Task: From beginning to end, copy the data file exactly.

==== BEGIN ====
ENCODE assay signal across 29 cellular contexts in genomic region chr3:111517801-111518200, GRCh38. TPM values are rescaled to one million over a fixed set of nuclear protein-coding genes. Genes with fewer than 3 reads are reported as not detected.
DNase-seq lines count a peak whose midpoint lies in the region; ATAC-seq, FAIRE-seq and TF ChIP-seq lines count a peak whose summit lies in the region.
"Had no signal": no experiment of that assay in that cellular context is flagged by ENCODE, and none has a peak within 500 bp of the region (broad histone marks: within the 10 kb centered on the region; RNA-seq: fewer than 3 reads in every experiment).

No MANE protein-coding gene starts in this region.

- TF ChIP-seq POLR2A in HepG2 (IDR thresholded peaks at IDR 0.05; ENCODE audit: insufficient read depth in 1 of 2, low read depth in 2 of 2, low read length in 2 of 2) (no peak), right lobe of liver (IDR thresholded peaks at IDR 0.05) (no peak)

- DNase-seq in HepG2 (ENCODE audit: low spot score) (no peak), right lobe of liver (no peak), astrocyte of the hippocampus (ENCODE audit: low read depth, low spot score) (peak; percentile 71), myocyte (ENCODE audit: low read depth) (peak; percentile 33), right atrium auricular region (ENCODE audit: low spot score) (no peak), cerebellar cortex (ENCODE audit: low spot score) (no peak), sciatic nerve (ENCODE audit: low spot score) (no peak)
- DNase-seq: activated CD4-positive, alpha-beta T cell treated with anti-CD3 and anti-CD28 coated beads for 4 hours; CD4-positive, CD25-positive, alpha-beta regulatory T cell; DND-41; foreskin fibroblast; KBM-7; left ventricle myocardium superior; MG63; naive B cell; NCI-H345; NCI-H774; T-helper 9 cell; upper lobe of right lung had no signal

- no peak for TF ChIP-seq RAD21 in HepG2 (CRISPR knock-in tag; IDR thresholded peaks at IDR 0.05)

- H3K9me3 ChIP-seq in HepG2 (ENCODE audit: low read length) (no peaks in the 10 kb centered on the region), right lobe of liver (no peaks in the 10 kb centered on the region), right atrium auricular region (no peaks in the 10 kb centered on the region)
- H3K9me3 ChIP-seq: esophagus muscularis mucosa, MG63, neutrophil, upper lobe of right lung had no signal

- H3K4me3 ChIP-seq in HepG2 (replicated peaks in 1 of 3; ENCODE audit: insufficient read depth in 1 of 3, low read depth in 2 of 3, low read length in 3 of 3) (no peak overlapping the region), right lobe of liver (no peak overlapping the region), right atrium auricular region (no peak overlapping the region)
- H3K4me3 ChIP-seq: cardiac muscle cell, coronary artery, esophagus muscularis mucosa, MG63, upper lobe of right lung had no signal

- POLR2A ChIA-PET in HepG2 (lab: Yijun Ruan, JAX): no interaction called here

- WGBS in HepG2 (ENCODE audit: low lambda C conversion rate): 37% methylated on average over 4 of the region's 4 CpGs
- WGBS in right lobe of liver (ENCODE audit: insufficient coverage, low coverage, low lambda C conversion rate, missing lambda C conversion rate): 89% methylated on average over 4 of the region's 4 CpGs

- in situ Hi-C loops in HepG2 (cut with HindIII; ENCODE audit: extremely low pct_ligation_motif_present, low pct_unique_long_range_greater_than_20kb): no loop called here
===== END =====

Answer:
ENCODE assay signal across 29 cellular contexts in genomic region chr3:111517801-111518200, GRCh38. TPM values are rescaled to one million over a fixed set of nuclear protein-coding genes. Genes with fewer than 3 reads are reported as not detected.
DNase-seq lines count a peak whose midpoint lies in the region; ATAC-seq, FAIRE-seq and TF ChIP-seq lines count a peak whose summit lies in the region.
"Had no signal": no experiment of that assay in that cellular context is flagged by ENCODE, and none has a peak within 500 bp of the region (broad histone marks: within the 10 kb centered on the region; RNA-seq: fewer than 3 reads in every experiment).

No MANE protein-coding gene starts in this region.

- TF ChIP-seq POLR2A in HepG2 (IDR thresholded peaks at IDR 0.05; ENCODE audit: insufficient read depth in 1 of 2, low read depth in 2 of 2, low read length in 2 of 2) (no peak), right lobe of liver (IDR thresholded peaks at IDR 0.05) (no peak)

- DNase-seq in HepG2 (ENCODE audit: low spot score) (no peak), right lobe of liver (no peak), astrocyte of the hippocampus (ENCODE audit: low read depth, low spot score) (peak; percentile 71), myocyte (ENCODE audit: low read depth) (peak; percentile 33), right atrium auricular region (ENCODE audit: low spot score) (no peak), cerebellar cortex (ENCODE audit: low spot score) (no peak), sciatic nerve (ENCODE audit: low spot score) (no peak)
- DNase-seq: activated CD4-positive, alpha-beta T cell treated with anti-CD3 and anti-CD28 coated beads for 4 hours; CD4-positive, CD25-positive, alpha-beta regulatory T cell; DND-41; foreskin fibroblast; KBM-7; left ventricle myocardium superior; MG63; naive B cell; NCI-H345; NCI-H774; T-helper 9 cell; upper lobe of right lung had no signal

- no peak for TF ChIP-seq RAD21 in HepG2 (CRISPR knock-in tag; IDR thresholded peaks at IDR 0.05)

- H3K9me3 ChIP-seq in HepG2 (ENCODE audit: low read length) (no peaks in the 10 kb centered on the region), right lobe of liver (no peaks in the 10 kb centered on the region), right atrium auricular region (no peaks in the 10 kb centered on the region)
- H3K9me3 ChIP-seq: esophagus muscularis mucosa, MG63, neutrophil, upper lobe of right lung had no signal

- H3K4me3 ChIP-seq in HepG2 (replicated peaks in 1 of 3; ENCODE audit: insufficient read depth in 1 of 3, low read depth in 2 of 3, low read length in 3 of 3) (no peak overlapping the region), right lobe of liver (no peak overlapping the region), right atrium auricular region (no peak overlapping the region)
- H3K4me3 ChIP-seq: cardiac muscle cell, coronary artery, esophagus muscularis mucosa, MG63, upper lobe of right lung had no signal

- POLR2A ChIA-PET in HepG2 (lab: Yijun Ruan, JAX): no interaction called here

- WGBS in HepG2 (ENCODE audit: low lambda C conversion rate): 37% methylated on average over 4 of the region's 4 CpGs
- WGBS in right lobe of liver (ENCODE audit: insufficient coverage, low coverage, low lambda C conversion rate, missing lambda C conversion rate): 89% methylated on average over 4 of the region's 4 CpGs

- in situ Hi-C loops in HepG2 (cut with HindIII; ENCODE audit: extremely low pct_ligation_motif_present, low pct_unique_long_range_greater_than_20kb): no loop called here